In the recent Robocup 2009 games, in which robots compete for prizes and glory, entrants from many nations held their own. In categories including small, medium, humanoid, 2-D simulation, and 3-D simulation, teams from the U.S., China, Germany, Iran, and quite a few other robot-producing countries played and won.
However, on the smallest playing field of all, there was one clear winner.
Tapping geothermal sources for power has proven a tricky proposition, because of costs and hazards associated with deep drilling. But researchers may have stumbled on a way to boost the power-producing potential of low-temperature hot springs close to the Earth's surface, using nanotechnology.
Will US car buyers adopt a car the size of a laundromat dryer, that costs as much as a sofa? Ratan Tata, chairman of India's Tata Motors, hopes they will. Automotive News reports that Tata is floating plans to bring a version of the $2,500 Nano minicar to the US within three years.
Chairman Tata made such remarks this week at a Cornell University forum in New York City. Deliveries of the Nano to buyers in India, where only one in one thousand people own a car, are scheduled to begin in India next month.
Experts go head to head on the issue of nanotech safety
By Josh CondonPosted 07.20.2006 at 2:00 am 0 Comments
There´s nothing tiny about the international controversy brewing over the safety of nanomaterials. In April, a German company recalled a tile sealant called Magic Nano after dozens of consumers suffered breathing problems while using it. Never mind that the product contained particles too large to actually count as nanomaterials (which must be smaller than a billionth of a meter)-the scare was on, and European confidence in products labeled â€nanoâ€ had already sunk.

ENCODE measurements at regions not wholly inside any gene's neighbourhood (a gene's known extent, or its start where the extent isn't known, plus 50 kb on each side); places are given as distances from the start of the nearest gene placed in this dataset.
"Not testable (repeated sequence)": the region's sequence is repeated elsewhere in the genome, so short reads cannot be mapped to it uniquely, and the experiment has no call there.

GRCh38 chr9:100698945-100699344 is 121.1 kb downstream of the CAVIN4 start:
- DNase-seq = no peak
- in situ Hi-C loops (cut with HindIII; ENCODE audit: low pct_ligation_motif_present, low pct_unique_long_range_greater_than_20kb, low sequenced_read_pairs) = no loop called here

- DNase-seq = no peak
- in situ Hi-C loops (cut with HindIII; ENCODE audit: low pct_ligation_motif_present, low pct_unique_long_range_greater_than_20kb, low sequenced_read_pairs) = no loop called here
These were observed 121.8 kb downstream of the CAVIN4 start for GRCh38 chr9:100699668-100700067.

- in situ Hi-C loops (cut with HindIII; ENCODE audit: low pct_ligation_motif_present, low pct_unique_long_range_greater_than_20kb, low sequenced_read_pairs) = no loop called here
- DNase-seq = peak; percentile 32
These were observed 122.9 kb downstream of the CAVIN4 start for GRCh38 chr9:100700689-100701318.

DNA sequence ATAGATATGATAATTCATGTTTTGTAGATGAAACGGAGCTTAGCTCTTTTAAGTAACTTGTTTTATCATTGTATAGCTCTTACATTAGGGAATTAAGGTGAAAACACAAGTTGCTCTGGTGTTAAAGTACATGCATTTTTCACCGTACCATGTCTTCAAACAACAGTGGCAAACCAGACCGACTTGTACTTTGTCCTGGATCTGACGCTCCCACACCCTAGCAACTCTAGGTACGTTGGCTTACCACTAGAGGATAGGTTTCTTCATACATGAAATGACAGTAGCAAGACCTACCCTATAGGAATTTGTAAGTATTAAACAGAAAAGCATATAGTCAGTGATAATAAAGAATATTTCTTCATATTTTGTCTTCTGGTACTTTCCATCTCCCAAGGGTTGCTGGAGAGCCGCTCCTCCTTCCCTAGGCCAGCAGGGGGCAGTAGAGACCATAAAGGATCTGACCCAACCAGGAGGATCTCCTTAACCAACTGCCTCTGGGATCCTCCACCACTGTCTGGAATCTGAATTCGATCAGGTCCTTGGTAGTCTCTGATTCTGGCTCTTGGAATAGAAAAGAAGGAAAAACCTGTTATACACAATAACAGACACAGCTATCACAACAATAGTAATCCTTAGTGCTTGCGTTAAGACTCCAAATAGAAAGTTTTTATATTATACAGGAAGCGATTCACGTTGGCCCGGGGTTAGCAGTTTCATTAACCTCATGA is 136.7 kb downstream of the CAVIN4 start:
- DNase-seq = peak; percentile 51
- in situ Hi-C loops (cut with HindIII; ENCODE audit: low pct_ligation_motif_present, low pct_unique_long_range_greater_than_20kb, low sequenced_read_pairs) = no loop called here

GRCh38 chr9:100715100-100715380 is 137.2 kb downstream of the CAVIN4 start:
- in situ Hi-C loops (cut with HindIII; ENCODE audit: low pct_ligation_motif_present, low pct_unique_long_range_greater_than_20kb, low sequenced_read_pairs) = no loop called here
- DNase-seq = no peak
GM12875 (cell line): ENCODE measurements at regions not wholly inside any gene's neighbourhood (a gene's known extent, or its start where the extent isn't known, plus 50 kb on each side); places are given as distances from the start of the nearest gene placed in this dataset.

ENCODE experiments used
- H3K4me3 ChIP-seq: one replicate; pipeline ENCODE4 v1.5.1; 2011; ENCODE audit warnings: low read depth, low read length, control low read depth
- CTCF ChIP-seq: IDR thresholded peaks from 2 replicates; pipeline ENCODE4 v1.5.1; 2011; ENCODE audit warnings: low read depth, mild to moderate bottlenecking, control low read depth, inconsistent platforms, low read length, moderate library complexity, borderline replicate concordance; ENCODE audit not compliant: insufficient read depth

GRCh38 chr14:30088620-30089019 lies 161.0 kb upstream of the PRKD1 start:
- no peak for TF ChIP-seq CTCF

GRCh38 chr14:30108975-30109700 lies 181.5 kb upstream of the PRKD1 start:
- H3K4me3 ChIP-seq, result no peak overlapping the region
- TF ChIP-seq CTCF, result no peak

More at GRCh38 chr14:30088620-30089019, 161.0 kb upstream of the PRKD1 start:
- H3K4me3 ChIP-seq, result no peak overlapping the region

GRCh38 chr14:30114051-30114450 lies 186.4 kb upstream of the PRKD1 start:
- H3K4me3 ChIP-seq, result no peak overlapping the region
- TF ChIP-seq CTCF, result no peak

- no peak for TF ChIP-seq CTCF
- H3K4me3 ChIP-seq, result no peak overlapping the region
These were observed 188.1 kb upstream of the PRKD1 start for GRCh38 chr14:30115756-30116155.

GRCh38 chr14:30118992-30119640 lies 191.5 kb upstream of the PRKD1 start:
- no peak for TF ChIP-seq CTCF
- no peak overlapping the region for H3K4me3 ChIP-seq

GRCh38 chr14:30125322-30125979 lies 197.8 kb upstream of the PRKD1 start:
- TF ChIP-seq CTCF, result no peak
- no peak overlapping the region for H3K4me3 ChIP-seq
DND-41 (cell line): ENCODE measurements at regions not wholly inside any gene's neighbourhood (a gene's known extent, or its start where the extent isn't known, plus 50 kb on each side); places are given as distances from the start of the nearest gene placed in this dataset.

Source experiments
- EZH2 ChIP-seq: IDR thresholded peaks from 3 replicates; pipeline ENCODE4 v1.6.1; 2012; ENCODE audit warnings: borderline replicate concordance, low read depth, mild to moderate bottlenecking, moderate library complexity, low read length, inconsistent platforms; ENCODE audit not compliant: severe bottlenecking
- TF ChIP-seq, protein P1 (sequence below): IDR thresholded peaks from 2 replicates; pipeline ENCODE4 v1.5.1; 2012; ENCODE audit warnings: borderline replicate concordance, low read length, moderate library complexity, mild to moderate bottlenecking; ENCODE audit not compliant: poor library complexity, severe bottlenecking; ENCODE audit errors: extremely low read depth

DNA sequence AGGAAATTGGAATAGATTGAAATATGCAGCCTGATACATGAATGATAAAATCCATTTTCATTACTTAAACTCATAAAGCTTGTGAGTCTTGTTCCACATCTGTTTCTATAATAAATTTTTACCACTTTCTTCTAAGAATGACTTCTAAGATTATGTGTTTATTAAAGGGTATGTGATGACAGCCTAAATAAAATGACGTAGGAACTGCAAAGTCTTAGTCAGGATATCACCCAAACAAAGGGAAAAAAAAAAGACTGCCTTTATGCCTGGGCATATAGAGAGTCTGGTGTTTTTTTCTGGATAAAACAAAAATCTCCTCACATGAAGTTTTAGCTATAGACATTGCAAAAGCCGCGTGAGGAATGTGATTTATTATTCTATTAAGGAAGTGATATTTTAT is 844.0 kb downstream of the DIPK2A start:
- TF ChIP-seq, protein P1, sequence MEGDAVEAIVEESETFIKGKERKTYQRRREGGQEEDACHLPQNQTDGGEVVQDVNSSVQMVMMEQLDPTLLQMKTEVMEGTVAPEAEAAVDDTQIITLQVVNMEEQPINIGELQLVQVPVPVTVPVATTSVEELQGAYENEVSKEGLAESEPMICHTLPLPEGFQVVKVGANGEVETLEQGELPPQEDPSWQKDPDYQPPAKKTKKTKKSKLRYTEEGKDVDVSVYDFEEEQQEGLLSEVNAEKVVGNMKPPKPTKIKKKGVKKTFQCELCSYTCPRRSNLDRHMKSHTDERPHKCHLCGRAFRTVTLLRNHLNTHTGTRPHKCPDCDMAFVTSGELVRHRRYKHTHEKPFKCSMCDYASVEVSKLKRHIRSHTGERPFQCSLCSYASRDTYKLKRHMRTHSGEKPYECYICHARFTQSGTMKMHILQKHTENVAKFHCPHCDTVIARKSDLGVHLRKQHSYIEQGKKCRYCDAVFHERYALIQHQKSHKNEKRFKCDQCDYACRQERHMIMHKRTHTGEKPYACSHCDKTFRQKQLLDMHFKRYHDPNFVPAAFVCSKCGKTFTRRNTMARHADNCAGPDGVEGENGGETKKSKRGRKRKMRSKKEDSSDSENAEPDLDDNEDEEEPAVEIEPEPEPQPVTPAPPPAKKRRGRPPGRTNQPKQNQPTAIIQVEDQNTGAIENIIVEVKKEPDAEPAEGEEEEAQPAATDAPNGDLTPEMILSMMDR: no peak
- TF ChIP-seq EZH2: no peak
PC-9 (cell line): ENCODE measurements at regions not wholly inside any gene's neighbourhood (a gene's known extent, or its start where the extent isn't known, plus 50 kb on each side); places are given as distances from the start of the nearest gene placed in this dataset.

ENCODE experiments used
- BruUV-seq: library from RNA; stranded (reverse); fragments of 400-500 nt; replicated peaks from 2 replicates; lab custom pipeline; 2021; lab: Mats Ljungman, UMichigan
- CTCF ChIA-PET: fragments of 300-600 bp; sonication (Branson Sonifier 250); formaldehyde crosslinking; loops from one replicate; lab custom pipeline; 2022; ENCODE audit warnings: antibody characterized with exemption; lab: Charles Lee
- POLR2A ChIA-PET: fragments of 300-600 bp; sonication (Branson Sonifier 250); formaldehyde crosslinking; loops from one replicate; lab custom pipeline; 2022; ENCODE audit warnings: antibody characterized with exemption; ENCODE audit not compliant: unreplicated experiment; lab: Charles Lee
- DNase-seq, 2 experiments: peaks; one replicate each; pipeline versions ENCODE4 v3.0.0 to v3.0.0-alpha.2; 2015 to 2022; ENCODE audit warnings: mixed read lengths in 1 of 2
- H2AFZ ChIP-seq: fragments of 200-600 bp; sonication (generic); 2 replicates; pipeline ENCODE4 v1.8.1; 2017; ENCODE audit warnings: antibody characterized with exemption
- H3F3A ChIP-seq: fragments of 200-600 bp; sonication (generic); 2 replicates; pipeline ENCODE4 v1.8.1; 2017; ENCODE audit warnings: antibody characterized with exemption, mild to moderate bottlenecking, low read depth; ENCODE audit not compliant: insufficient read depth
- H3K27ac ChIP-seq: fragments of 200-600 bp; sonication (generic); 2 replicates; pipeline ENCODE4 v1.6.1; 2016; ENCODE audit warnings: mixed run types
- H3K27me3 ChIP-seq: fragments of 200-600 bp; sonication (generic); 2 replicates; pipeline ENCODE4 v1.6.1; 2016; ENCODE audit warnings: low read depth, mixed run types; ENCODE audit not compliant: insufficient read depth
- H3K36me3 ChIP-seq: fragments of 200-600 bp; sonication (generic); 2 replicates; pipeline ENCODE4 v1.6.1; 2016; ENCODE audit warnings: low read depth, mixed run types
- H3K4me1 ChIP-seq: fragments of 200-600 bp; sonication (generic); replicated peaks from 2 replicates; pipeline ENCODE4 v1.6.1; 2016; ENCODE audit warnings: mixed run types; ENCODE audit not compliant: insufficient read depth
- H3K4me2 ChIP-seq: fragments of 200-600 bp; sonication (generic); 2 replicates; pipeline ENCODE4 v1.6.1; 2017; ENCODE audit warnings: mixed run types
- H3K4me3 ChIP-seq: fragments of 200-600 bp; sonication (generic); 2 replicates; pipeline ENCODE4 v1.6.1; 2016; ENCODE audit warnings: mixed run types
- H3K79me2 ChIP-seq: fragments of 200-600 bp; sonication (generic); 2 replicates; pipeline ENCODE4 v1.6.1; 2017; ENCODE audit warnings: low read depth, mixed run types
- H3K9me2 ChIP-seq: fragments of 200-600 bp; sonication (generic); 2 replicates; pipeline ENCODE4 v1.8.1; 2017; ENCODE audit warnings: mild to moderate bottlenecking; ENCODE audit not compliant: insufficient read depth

By Sarah WebbPosted 05.01.2006 at 2:00 am 0 Comments
A baseball zooms through clouds, straight through a wall and into the waiting hand of actor Adam Smith, who is tricked out like a magician, complete with wand, tuxedo and top hat. "How do you do it?" Smith asks conspiratorially. "You just need a small enough ball, of course." But Smith isn´t really explaining a magic trick. He´s talking nanotech, in the new short film When Things Get Small.
Chemists build the worldâ€™s smallest auto dealership, molecule by molecule. No toy models, these cars actually drive
By Gregory MonePosted 03.01.2006 at 2:00 am 0 Comments
The most prolific car manufacturer on the planet resides in a Rice University laboratory in Houston, where chemist James Tour and his colleagues have built one trillion trillion nanoscopic cars. The tiny four-wheeled vehicles are only four billionths of a meter wide-25,000 of them parked side by side would be about as thick as a piece of paper. Not just another nano-gimmick, Tour´s cars could one day carve tiny channels in silicon, creating more-powerful computer chips.